Suckler co-op made the most of BSEbad news

16 October 1998

Suckler co-op made the most of BSEbad news

In our new series on farmer-

run marketing co-operatives

we look at one success

story in East Anglia that

made the most of

opportunities from the BSE

crisis. James Garner reports

THERES been little good news in the beef industry since the BSE crisis broke in March 1996. Ironically, the crisis provided valuable opportunities for one group of East Anglian beef producers who had joined together to form a farmer-run marketing group four years earlier, in 1992.

The group, East Anglian Sucklers, has grown in strength since 1996. Previously, difficulties competing against live market outlets kept marketing levels at 250-300 cattle a year.

Geoff Warrener, co-op director, explains. "We reached a stage where a more pro-active approach was needed to grow the business. We decided that I should take on the role of finding more cattle and improving throughput.

"Marketing the groups animals has never been difficult because we began as suckler producers selling progeny. This had benefits, particularly after the BSE crisis, because they were high quality animals with a traceable background.

"BSE brought other opportunities, as smaller markets in East Anglia closed down, leaving Norwich as the only live beef market in the area and that trades only once a week," he says.

"East Anglian producers are a long way from the main supermarket abattoirs in southern England or the midlands. Individually they couldnt sell to these markets as haulage would be too costly, leaving them to use either the local dealer network or live market."

The group now has 60 members, supplying more than 2000 cattle a year. It is organised as a limited company, with a one-off joining fee of £70, which includes one share ownership. Each animals marketing costs are £5.50/head, which includes £2 insurance cover.

"We are members of Countrywide Primestock Producers, which means producers are guaranteed 85% of the animals value where there are financial problems with an abattoir."

"Membership of CPP also helped us during the BSE crisis, as we were entitled to 8% of its weekly cull cow allocation. This attracted new members wishing to clear culls. Most of them have stayed with us," he says.

"We have an open door policy, meaning that producers receive their individual weighing and grading within 48 hours. The groups fees are based on commission a head sold so were not trading to make a profit. We also use good, reliable local hauliers."

Mr Warrener, as well as being main group fieldsman also has a farm near Huntingdon, and keeps 150 suckler cows. All progeny is marketed through the group. "I source cattle as well as finding markets for them. Some producers want help drawing cattle, and Im more than happy to do it," he says.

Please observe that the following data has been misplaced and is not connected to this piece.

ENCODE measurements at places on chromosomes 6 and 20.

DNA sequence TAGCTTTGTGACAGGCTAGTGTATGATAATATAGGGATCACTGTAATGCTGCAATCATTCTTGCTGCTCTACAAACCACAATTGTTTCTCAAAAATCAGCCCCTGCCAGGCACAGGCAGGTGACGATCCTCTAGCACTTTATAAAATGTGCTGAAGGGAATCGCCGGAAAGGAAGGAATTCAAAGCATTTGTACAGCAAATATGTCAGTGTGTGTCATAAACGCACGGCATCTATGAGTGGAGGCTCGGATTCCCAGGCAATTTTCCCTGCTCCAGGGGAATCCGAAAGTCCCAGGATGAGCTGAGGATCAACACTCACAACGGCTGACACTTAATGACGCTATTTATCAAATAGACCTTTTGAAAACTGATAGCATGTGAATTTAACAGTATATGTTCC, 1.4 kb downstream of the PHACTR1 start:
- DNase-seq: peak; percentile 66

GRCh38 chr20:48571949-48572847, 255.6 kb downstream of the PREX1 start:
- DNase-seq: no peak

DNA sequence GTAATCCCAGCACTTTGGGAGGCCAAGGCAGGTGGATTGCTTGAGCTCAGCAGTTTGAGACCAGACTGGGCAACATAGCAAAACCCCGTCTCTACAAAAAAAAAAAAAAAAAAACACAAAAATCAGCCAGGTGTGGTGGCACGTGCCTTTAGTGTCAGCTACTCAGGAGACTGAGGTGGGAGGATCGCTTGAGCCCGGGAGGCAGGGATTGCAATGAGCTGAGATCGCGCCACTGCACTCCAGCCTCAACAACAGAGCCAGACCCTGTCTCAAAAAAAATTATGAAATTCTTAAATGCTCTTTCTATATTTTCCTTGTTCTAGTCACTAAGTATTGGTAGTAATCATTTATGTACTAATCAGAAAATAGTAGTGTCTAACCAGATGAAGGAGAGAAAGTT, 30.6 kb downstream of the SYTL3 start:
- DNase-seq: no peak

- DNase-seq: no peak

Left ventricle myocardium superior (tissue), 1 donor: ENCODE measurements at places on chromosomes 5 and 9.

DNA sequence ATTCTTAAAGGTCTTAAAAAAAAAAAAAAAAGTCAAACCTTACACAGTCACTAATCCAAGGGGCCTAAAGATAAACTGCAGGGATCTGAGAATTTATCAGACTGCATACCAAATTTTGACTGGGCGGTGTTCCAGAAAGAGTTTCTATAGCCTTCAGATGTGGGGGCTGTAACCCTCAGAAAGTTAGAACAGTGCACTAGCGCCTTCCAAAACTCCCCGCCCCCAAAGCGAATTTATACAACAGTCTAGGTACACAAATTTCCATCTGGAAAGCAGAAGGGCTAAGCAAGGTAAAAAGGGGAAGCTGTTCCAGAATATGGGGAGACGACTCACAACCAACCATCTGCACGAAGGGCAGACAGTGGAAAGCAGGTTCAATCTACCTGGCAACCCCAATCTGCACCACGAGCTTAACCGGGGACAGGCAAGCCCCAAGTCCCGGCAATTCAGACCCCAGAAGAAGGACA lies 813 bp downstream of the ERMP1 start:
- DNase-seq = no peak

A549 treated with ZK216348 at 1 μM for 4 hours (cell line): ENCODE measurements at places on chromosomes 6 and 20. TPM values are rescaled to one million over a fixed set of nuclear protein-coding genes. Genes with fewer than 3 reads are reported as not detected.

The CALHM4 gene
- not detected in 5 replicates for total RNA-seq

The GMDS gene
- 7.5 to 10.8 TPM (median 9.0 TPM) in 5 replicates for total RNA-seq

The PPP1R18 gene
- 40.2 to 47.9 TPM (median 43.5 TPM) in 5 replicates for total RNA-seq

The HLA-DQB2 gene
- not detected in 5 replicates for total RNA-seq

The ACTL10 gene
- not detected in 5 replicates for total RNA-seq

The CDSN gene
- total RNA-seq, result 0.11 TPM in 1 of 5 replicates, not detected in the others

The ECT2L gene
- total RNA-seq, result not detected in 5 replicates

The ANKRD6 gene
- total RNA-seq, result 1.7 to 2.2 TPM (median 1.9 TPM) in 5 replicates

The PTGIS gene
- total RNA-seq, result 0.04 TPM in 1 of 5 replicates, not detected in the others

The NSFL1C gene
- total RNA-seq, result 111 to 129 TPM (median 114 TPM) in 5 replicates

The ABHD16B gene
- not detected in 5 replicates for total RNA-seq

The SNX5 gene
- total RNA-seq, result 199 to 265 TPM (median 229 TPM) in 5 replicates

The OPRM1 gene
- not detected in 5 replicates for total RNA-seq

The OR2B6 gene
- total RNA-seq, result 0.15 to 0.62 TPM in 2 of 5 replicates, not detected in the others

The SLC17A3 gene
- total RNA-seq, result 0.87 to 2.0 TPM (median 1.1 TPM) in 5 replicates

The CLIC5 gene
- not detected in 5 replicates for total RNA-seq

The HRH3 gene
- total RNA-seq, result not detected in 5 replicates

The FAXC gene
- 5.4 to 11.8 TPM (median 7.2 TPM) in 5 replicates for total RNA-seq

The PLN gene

"We supply major supermarket abattoirs and butchers, and can target specific markets. We do sell to multiples, and have members who are part of supermarket producer schemes."

Members are encouraged to join FABBL and meet welfare standards. "Where you dont qualify, you dont have a choice of markets, and because we trade with more than one supermarket, we can choose the best price. Supermarkets are bulk buyers, but they dont offer the best price every week. The butchery market is sometimes better."

"As a group, we can now provide continuity of supply and good quality meat, which means buyers will contact us," he says.

The group has maintained customer loyalty by making the most of opportunities from the BSE crisis, progressing with developing markets and providing personal contact with producers.

"Obviously, we face competition from the established dealer network and live markets, and there are some producers who will continue to use them. We welcome the competition – its healthy and keeps us on our toes," he adds.

One advantage over the competition is its open pricing policy. "We dont alter price to remain competitive; what is quoted to us is passed to the producer."

Three people work for the group; Mr Warrener, the group secretary and another fieldsman in the east of the region. All are farmers, which can put some producers off, he admits. "Its the thought of another farmer prying into your business.

"But weve taken on another fieldsman to cope with the work and expand other markets such as store cattle. Our policy is to buy all stock, not just premium cattle. We sell problem stock as well, such as cull cows and bulls, which producers appreciate," he says.

"We are looking at other areas, such as group purchasing of feeds, to help reduce costs for individual members and help maintain and build our membership," he says.

Commenting on his role in the group, Mr Warrener says "Its hard work, but as long as we can maintain enthusiasm among members, I think our future is bright. I enjoy my role, although Im lucky that my fathers still actively involved in our farm. With farming in the doldrums, I see my position as diversification to earn extra income."


&#8226 BSE offered opportunity

&#8226 Sell all classes of stock

&#8226 Open pricing policy

&#8226 Considering other areas

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